Renowned pastry chef Tony Wong injects all his passion into his creations having accumulated 30 years of culinary experience. His signature chocolate truffles and mango napoleons attract the young and old alike who line up outside to get one hell of a sweet treat. And the rose-shaped cakes are one of the most Insta-worthy dessert this side of town.
Clue’s in the name – Yee Heung is all about tofu and they do it well. The unassuming eatery is where you can order traditional Hong Kong-style tofu pudding, freshly made soy milk and fried tofu dishes. The white stuff here is incredibly soft and silky and melts in your mouth. Other snacks worth trying are their siu mai and fish balls.
Acclaimed by many as Hong Kong’s egg tart king, Hoover’s version of these baked goodies use duck eggs to produce a smoother, stronger-flavoured custard filling. The bakery even holds classes for those wanting to learn the art of creating the awesome puffy tarts. The velvety coconut tart and whipped-cream bun also draw in the crowds – the bakery’s queue can sometimes stretch as far as the next block.
Another one for people with a sweet tooth. Golden Hall caters to both for the traditionalist and the adventurous by offering foodies a wide range of classic Chinese desserts and mouth-watering original creations like Malteser truffles, syrup-showered shaved ice and the very popular coconut milk custard served in a coconut shell. You can pick from a variety of flavours including durian, mango and sweet dumpling, all of which are sinfully soothing and refreshing.
Paying tribute to 70s Hong Kong-style cafés, Cha Don – literally meaning ‘tea stall’ – is heaven for Instagram foodies. From old-timey billboards and neon signs to a metal stall-like décor, the local eatery is a portal to the past. Tuck into retro dishes like fried pig intestines, sweet potato buns and egg-white French toast in between your snapshots.
The best Thai food in Kowloon City
Somewhat hidden away from the casual foodie, Amporn Thai Food, housed inside Kowloon City’s cooked food centre, serves a mean pad thai packed full of meaty prawns, peanuts and crunchy green onions. It goes great with just about any dish on the deliciously varied menu and the chefs don’t skimp on the spice either.
Cambo is popular with the resident Thai population of Kowloon City for its authentic flavours and fresh ingredients. The decor and service are pretty rustic, so don’t expect too much on those fronts, but this is a great spot for a genuine Thai meal at a reasonable price. Two signature dishes not to be missed are the fried shrimp balls and the raw shrimp sashimi.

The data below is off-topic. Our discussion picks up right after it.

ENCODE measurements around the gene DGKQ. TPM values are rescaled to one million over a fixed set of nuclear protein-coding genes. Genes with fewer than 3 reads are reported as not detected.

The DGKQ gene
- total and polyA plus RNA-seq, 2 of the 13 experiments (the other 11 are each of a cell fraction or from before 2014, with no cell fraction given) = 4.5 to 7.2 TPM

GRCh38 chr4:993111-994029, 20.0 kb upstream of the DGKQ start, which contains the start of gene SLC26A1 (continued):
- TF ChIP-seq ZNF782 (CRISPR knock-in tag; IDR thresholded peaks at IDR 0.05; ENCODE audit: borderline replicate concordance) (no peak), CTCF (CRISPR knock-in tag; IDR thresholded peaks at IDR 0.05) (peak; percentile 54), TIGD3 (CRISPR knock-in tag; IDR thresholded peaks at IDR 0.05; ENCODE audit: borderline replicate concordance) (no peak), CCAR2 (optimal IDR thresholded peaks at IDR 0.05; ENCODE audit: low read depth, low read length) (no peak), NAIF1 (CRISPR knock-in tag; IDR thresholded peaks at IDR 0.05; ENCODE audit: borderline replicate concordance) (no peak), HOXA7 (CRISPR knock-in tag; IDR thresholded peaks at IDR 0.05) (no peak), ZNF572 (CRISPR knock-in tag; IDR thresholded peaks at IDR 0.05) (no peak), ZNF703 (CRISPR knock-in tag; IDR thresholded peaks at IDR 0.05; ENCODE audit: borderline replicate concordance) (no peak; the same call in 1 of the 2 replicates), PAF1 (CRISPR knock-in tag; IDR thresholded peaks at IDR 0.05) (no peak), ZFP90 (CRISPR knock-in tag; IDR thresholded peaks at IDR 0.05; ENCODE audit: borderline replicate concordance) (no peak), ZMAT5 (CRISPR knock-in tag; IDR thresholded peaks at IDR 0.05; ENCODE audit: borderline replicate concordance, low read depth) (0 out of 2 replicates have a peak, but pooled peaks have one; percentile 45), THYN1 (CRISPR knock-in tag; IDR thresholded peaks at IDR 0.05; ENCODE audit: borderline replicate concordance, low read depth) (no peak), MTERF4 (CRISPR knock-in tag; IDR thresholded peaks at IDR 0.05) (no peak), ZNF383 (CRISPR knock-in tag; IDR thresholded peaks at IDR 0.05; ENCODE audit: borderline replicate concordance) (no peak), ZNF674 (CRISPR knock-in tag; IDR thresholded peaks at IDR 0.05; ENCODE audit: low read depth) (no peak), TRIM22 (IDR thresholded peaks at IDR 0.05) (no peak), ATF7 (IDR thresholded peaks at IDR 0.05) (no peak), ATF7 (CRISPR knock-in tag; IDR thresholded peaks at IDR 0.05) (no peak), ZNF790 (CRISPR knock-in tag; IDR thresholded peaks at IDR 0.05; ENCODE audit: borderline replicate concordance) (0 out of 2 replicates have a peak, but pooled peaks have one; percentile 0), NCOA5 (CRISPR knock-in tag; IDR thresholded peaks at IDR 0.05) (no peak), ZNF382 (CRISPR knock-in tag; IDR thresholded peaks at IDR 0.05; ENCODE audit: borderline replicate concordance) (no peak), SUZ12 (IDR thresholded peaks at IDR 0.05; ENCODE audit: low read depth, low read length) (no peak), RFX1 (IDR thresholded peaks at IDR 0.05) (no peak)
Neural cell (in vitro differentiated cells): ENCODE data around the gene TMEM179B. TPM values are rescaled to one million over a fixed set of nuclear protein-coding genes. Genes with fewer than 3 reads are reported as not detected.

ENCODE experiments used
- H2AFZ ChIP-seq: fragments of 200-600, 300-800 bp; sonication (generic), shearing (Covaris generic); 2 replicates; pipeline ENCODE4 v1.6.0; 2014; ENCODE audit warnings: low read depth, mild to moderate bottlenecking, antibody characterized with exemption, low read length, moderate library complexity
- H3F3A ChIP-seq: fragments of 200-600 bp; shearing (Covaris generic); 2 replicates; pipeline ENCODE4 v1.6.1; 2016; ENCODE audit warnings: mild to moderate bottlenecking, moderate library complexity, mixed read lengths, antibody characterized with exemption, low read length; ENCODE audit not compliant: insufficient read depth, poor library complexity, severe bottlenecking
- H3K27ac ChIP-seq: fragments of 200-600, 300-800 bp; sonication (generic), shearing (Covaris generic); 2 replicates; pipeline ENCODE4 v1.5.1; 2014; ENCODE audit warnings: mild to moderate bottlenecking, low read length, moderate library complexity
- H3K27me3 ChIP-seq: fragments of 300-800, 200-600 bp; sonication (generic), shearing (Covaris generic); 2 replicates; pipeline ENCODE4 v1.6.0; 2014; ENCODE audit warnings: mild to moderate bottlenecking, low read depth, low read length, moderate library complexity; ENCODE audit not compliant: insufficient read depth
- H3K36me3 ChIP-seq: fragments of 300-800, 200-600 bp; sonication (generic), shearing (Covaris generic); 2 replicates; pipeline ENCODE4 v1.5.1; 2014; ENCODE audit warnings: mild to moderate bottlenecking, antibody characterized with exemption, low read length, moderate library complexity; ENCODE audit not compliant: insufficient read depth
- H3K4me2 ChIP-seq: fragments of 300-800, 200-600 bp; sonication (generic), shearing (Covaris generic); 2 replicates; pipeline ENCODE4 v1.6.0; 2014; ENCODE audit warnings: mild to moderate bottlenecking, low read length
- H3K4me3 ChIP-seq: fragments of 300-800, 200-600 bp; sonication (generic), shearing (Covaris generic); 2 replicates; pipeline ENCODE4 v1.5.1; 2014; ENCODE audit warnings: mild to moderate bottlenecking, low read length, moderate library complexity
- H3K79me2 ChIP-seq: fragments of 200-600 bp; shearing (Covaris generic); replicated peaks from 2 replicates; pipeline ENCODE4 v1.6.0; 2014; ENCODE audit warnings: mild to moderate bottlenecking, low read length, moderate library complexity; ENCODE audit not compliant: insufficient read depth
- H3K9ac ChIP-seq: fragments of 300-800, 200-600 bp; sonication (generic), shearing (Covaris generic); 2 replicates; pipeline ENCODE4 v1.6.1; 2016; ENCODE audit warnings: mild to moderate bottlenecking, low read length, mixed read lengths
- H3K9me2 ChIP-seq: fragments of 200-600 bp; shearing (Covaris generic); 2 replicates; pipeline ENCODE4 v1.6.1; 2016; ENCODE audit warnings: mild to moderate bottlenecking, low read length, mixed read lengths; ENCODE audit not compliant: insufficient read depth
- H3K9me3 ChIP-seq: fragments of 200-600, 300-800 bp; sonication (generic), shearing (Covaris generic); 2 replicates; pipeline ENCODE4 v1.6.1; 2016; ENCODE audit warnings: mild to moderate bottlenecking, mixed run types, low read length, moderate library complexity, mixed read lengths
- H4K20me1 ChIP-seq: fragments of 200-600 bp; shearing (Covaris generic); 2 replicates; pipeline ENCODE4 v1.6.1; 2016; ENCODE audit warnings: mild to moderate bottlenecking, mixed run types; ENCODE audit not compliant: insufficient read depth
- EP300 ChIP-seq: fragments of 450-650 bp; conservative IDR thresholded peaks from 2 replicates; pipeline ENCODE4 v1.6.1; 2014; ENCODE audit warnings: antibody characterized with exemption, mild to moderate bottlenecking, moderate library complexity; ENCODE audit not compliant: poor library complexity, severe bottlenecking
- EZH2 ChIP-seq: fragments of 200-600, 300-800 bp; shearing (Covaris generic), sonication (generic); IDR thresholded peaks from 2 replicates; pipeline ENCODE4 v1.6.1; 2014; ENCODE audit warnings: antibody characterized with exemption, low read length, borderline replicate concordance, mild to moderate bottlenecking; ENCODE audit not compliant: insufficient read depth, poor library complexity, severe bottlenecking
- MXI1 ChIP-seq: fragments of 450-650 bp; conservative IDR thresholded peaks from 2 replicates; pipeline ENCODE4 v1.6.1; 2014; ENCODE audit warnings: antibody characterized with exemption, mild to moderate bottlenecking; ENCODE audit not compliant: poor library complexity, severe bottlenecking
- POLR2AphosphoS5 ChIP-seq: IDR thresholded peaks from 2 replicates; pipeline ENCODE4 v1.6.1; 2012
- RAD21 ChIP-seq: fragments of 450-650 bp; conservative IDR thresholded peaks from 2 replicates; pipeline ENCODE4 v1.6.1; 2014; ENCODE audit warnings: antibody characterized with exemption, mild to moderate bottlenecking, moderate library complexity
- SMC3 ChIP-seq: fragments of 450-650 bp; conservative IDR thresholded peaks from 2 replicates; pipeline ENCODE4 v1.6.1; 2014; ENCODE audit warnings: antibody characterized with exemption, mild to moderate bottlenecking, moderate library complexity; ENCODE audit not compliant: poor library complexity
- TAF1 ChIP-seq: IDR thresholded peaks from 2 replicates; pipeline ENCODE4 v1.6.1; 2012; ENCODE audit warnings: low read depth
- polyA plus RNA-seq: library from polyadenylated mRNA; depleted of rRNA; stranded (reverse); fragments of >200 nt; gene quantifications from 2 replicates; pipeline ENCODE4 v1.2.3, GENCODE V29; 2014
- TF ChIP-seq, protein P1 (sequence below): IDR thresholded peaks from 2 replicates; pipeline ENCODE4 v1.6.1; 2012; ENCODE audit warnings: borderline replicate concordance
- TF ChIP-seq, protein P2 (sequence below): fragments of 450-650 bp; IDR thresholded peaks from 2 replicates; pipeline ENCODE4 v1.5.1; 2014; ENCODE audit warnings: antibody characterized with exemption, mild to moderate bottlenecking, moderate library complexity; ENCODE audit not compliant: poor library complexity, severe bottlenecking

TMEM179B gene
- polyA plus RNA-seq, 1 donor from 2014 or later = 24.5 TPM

Shrimp sashimi, boiled cockles and grilled chicken are the most frequently ordered dishes at this Nam Kwok Road spot, but we think the main attraction is the grill and hotpot combo. This culinary creation consists of an elevated, sloped charcoal grill surrounded by a moat of broth. A ball of beef lard sits on top, which lubricates the grill and lends the meat an extra flavour. The meat juices then trickle down into the broth, making it perfect for cooking your meatballs, veggies and vermicelli.
A bright and spacious interior with traditional Thai hats adorning its wooden walls, Chalawan predominantly serves up hot and sour tom yum soups and fresh seafood. Drinks are, of course, served in coconuts and the restaurant’s famous ‘birds waiting for love’ – breaded prawns made to look like little chickens – are especially fun. They’re too cute not to gobble up in one go.
Named after one of Bangkok’s many rivers, Chao Phraya serves up all kinds of seafood delights in a funky street food style. Especially good is the soft-shell crab and pumpkin curry – served overflowing from a hollowed out pumpkin – which the restaurant is well known for. You can’t miss Chao Phraya – just look out for the giant neon sign.
Styled like a traditional pagoda on the outside, Friendship serves up seemingly every Thai dish you could imagine, from Thai hot pot and tom yum soup to won tons and curry crab. First-timers have to try their signature spicy fried crab and pineapple seafood fried rice, a perfectly proportioned balance of sweet and salty. Wash it down with a fresh coconut water served in a husky shell.
You wouldn’t think it from its shabby appearance but this is one of the very best of the Thai restaurants in Hong Kong. Try the green and red curries and the tom kha soup too. Or, if you’re feeling more adventurous, go for the raw prawns, topped with garlic and chilies and served with a lip-numbingly hot sauce on the side. Don’t forget to cool that burn with a bottle of Chang beer fresh from the motherland.
A safe bet for unpretentious Thai food with flavours that are the real deal, Wong Chun Chun delivers on the price point too with a large menu of bargainous dishes. It’s hard to miss the bright purple building on the corner of Tak Ku Ling Road, which is one of the largest and oldest in the area. The curry fried crab is a must.